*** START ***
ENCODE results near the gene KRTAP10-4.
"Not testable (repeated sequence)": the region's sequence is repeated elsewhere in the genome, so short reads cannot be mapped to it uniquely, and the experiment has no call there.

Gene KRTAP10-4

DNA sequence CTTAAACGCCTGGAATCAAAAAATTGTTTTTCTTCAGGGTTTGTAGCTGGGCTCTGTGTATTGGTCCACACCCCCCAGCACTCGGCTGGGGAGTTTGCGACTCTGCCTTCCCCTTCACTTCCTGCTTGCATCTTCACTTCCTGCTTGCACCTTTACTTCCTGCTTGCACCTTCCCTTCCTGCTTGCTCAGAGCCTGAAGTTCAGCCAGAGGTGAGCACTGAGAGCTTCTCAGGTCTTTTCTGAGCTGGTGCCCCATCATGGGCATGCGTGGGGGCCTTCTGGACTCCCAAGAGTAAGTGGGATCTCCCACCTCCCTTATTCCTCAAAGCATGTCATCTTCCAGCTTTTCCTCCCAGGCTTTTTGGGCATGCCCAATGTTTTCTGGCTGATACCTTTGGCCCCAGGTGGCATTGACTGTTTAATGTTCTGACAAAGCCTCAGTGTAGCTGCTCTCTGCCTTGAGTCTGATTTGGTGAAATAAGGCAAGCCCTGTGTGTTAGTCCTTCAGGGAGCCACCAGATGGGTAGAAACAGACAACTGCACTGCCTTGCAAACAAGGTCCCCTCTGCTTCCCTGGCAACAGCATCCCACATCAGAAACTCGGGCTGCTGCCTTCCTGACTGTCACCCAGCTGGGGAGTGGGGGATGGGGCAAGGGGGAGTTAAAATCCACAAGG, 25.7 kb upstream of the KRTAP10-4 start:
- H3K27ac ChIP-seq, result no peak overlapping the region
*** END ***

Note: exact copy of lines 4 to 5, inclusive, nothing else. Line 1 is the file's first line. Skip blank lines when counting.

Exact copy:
DNA sequence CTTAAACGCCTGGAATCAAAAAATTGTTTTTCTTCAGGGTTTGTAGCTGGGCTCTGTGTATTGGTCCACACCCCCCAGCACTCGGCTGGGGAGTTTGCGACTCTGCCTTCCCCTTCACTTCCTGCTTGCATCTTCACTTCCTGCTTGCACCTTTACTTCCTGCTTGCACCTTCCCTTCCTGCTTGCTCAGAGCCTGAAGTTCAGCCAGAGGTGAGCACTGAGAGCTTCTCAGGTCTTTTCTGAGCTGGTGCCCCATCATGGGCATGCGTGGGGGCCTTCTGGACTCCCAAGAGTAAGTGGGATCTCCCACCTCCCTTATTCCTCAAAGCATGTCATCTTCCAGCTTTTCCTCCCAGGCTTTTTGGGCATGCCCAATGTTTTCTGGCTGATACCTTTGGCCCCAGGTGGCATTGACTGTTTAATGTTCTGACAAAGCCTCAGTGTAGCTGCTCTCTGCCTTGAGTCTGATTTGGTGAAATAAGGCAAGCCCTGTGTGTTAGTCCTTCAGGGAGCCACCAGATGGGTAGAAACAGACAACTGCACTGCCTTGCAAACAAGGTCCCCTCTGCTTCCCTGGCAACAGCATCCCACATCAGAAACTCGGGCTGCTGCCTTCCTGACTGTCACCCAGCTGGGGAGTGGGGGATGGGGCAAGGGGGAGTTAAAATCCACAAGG, 25.7 kb upstream of the KRTAP10-4 start:
- H3K27ac ChIP-seq, result no peak overlapping the region